‘By not being in power for long enough.  We have a job to do.  My job is not to oppress you.’  I motioned in a wide arc to indicate those assembled.  ‘My job is to organise our defence and to remove the menace that now threatens us.  Every ounce of our resources will be directed against that menace; not against our own people.’

‘I see.  And how transparent will your government be?’

‘Transparency will be something that I will use where I think it will help to instil confidence, but not something that I will employ generally. ’



‘How can you justify that?’

‘Napoleon Bonaparte said that the moral is to the material as three is to one.  Many of our people have no military training or experience of what it is like to be in the heat of a life-or-death battle.  The best available information that we have so far suggests that, although the enemy is numerous, we outnumber him at least four or five to one.  Since we also control the economy of virtually the entire planet, we have – or should have – overwhelming strategic advantages.  The one area in which we remain to be tested is resolve.  I hope that there are men and women among us who can equal me in that resolve, but I guarantee you that nobody can surpass me in it.  The enemy cannot win this war: we can only lose it for him, if we allow our fear of his violence and vindictiveness to weaken our resolve.  In the cause of maintaining and strengthening that resolve, I will let people know what I think it is in their interests to know.  This is one of the essential features of war.’

‘Mm.  Reluctantly, I think I am forced to agree with you. So how would we get rid of you in the end?’

‘If we are victorious?’

‘If we are victorious.’

‘We will have another Assembly, and I will step down.’

‘What if you decided not to?’

‘The Assembly can repeal the law by which the position of Commander-in-Chief was created.’

‘And what if you still refuse to go?’

‘You can shoot me.’

Everybody laughed.  They laughed so hard, in fact, that order was lost for some minutes and I was annoyed.  I was annoyed because I had been in deadly earnest when I had said You can shoot me.

When everybody did stop laughing, and Prudence finally managed to re-unite the score of small meetings that had broken out, Professor Gonzales spoke again.

‘I have one final comment.’

‘And what is that?’

‘There is a special name for the kind of government that you are proposing.’

‘What would you call it?’

‘Monarchy.’  I was momentarily stunned.  It was the last word that I had been expecting the Professor to utter.  I had feared rather that he would say military dictatorship or fascist junta.

‘Long live King Kelvin the First!’ shouted somebody from the back of the crowd. There was laughter again, less raucous and long-lasting than before, and then a round of applause.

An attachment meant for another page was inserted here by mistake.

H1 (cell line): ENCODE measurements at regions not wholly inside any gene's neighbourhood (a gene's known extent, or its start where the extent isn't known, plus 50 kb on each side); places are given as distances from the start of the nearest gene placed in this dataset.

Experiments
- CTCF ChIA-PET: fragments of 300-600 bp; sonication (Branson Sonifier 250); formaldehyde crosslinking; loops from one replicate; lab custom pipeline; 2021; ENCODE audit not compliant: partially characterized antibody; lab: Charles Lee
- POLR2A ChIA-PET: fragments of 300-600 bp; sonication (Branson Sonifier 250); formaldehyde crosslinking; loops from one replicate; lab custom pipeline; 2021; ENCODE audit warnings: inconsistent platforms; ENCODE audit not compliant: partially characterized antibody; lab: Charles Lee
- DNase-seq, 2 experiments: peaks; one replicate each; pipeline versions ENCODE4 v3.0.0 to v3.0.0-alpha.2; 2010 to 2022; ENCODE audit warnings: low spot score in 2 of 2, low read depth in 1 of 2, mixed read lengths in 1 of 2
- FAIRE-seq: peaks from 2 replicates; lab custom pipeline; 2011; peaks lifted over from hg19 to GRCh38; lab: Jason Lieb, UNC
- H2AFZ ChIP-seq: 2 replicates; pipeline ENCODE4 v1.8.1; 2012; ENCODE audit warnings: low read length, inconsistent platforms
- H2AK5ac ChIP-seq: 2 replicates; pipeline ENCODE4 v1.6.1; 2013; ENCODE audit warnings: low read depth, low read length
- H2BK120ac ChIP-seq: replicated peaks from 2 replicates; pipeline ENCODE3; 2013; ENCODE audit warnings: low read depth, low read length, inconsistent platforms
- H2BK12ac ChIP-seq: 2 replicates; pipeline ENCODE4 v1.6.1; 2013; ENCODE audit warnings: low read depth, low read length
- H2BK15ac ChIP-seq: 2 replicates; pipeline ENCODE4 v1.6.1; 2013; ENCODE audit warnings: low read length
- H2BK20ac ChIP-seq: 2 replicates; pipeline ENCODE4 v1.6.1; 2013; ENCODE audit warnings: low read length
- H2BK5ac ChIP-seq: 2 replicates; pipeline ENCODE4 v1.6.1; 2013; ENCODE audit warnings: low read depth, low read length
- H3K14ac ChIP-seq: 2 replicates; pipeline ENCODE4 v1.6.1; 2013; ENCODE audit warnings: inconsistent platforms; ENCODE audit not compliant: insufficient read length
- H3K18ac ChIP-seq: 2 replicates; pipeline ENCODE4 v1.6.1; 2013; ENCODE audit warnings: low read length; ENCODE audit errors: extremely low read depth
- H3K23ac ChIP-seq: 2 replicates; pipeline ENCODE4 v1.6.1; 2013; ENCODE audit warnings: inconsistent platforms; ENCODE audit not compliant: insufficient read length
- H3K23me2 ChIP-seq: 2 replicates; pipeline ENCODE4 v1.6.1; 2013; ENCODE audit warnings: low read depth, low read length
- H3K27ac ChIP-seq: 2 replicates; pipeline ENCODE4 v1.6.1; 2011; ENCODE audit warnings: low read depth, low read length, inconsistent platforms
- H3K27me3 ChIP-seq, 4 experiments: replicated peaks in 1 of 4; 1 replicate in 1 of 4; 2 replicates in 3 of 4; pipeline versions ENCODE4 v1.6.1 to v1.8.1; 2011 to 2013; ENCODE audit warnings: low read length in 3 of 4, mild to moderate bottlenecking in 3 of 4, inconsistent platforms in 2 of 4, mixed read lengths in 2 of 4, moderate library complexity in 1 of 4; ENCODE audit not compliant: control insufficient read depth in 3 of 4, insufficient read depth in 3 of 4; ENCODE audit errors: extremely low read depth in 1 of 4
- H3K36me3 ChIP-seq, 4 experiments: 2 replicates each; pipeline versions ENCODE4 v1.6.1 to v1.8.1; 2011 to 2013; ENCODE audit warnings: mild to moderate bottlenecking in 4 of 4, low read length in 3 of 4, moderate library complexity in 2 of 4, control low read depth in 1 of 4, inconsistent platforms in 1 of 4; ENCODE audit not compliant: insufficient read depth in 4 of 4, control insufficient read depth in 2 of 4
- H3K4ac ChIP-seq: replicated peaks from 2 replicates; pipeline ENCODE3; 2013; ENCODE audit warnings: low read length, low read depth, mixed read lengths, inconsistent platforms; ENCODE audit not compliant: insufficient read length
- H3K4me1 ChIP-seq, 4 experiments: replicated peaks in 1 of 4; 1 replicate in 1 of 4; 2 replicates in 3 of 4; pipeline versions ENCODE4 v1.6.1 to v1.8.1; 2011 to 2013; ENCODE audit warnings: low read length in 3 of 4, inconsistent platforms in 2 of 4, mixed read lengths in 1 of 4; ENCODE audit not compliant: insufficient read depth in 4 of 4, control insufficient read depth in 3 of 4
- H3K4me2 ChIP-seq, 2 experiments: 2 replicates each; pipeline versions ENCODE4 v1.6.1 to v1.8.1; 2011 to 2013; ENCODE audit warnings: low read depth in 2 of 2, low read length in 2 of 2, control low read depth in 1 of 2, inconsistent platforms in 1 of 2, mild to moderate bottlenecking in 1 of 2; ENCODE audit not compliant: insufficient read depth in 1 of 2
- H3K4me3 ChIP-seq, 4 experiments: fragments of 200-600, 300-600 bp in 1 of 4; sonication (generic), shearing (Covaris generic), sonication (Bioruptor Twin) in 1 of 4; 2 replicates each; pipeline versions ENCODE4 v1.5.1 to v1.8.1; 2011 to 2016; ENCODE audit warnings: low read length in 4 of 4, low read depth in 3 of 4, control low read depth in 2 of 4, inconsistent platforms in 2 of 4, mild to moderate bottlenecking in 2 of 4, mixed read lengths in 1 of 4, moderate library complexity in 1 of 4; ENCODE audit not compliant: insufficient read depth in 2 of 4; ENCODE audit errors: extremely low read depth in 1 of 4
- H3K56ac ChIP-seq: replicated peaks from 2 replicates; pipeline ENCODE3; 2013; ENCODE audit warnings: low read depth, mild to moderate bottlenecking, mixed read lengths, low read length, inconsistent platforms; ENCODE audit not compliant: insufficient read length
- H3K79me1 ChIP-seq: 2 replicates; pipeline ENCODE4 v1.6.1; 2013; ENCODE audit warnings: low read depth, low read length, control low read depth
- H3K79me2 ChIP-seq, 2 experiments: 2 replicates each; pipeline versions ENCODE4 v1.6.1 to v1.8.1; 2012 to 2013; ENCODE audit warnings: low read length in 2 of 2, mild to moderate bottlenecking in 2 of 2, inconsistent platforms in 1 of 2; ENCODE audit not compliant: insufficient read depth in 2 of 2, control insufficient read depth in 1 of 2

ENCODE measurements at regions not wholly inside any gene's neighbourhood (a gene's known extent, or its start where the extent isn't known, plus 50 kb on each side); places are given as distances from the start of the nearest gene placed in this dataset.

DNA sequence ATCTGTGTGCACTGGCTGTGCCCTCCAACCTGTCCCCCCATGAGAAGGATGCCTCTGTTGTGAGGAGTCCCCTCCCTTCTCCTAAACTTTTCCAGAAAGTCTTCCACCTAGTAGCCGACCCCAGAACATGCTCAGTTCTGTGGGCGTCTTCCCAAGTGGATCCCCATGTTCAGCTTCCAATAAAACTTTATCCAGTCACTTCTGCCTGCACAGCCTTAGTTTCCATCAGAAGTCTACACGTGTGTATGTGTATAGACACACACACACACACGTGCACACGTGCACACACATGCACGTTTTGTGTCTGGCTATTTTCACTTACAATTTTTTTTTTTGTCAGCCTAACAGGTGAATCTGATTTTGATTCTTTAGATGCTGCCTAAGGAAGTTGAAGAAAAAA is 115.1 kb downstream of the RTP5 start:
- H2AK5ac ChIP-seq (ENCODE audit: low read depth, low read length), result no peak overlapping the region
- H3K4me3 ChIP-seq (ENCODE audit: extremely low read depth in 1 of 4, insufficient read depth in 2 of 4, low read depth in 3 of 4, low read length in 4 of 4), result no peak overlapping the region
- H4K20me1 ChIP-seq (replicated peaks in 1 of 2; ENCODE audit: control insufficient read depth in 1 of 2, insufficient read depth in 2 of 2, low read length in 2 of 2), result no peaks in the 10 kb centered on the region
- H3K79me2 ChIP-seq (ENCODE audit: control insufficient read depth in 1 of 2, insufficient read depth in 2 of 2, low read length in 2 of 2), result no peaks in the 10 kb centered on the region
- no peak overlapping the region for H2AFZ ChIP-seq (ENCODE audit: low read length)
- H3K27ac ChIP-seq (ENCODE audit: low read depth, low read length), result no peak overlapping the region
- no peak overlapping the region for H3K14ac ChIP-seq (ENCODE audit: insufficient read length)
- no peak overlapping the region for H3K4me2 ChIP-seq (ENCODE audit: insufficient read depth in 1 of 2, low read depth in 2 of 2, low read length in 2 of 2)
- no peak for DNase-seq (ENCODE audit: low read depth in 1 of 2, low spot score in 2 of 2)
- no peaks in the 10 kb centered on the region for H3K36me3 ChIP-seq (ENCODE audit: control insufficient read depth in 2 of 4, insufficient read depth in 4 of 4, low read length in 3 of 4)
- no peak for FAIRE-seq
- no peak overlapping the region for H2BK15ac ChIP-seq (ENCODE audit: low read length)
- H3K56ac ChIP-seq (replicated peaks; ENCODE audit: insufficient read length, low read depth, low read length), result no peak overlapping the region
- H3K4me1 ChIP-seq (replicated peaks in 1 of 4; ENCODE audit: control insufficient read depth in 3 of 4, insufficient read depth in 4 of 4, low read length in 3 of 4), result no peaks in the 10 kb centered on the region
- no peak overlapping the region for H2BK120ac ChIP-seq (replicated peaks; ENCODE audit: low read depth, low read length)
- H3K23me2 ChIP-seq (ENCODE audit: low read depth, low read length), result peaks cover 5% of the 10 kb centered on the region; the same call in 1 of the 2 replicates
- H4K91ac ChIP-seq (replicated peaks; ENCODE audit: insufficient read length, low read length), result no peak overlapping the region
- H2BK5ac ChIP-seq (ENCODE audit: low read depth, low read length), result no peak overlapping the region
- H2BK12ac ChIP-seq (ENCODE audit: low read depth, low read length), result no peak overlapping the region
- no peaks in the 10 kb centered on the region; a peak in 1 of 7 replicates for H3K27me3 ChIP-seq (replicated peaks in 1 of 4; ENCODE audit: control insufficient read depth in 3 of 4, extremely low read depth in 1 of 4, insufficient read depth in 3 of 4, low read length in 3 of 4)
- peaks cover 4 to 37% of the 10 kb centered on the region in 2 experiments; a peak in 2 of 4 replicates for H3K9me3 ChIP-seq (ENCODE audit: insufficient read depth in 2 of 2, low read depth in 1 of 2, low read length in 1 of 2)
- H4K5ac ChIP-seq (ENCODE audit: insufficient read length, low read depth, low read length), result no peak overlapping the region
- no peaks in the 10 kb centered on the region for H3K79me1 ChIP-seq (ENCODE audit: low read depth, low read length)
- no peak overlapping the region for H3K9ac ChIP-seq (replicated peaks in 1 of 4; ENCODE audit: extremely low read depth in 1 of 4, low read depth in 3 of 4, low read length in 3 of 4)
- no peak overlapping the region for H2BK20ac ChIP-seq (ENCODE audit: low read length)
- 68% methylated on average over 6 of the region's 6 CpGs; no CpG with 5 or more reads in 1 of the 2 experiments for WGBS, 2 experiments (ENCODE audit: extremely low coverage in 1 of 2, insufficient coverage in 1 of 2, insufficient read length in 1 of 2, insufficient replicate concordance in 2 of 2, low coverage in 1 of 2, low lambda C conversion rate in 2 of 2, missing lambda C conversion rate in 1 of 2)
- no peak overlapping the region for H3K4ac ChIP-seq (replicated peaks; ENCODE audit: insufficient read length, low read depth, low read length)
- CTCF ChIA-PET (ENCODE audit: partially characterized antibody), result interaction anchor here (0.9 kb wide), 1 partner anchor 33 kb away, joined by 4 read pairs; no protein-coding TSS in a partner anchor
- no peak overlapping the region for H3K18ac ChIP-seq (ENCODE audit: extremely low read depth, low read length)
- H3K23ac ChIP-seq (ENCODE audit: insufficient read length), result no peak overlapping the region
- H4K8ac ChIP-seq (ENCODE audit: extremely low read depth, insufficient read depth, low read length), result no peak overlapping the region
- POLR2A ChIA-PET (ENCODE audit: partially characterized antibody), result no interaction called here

‘Madam Chairman, I propose an amendment to the Bill, to replace the title Commander-in-Chief with King.’

‘Are there any other amendments?’ asked Prudence, after taking the microphone.  There was a buzz of conversation, but nobody raised a hand or spoke up.

‘Doctor Stark, do you accept the amendment from Professor Gonzales?’  I did not know what to say.  I just shrugged.  ‘I’ll take that as a yes,’ said Prudence.  Prudence, who was now holding the paper that I had written during the recess, read it out in its entirety, substituting King for every instance of Commander-in-Chief

The Assembly moved to the vote.  Once those cast via the satellite link had been added to the votes of those present at the Assembly, there were 46401 votes in favour, 282 against, and 196 abstentions.  I had the overwhelming support of the Assembly and was now the King of Achird-gamma.

The meeting broke up.  Prudence, the only other person left on the stage, came over to me and, taking me completely by surprise kissed me lingeringly on the lips.   

‘I’ve never met a real, live King before,’ she observed, and then curtsied (very gracefully and competently) and giggled.  I had never seen some-one attempt a curtsy while wearing a utility belt.


Kelvin is king.  The Cerise Vallance stable of magazines is about to get a new title.  It will be called Royal Flush.  The banner will feature an image of Kelvin as a playing card: the King of Hearts.




Leave a Reply

Fill in your details below or click an icon to log in:

WordPress.com Logo

You are commenting using your WordPress.com account. Log Out /  Change )

Google+ photo

You are commenting using your Google+ account. Log Out /  Change )

Twitter picture

You are commenting using your Twitter account. Log Out /  Change )

Facebook photo

You are commenting using your Facebook account. Log Out /  Change )


Connecting to %s

%d bloggers like this: